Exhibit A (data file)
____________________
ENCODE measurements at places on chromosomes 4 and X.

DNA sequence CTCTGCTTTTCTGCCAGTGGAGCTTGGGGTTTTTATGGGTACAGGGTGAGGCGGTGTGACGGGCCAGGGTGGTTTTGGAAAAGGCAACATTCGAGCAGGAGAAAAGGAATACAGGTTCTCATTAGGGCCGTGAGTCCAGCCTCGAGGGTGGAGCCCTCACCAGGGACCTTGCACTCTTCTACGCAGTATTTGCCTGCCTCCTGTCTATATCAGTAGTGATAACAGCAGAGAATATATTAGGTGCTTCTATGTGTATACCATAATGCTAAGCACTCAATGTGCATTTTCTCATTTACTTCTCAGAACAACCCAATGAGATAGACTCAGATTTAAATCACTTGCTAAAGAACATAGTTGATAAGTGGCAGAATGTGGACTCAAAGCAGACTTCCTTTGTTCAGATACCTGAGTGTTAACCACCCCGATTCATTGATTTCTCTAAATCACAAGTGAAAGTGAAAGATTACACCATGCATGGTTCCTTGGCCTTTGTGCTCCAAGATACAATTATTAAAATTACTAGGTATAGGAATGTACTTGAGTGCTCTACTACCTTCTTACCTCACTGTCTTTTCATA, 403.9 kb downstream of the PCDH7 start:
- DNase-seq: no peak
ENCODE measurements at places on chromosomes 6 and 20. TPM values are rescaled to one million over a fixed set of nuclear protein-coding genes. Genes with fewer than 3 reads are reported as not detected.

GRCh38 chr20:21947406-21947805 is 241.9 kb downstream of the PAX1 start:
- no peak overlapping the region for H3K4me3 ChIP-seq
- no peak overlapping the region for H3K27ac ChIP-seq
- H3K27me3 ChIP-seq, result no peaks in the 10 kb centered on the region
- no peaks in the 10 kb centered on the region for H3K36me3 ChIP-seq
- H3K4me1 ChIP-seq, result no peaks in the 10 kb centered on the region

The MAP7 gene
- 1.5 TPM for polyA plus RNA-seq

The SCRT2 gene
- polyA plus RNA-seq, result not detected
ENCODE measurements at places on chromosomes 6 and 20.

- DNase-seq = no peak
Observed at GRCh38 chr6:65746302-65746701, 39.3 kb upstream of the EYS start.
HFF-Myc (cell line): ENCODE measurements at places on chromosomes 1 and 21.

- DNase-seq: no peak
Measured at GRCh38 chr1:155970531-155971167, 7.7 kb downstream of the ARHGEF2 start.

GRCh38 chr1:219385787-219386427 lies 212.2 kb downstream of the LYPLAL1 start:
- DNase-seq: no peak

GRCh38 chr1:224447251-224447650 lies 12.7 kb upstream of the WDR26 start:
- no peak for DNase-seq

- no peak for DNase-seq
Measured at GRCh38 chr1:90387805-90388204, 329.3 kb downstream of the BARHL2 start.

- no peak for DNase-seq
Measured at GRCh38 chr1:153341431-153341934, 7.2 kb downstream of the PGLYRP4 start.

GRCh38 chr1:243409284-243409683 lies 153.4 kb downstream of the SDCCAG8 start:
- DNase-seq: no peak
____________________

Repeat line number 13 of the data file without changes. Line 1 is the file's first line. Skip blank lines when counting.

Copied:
The SCRT2 gene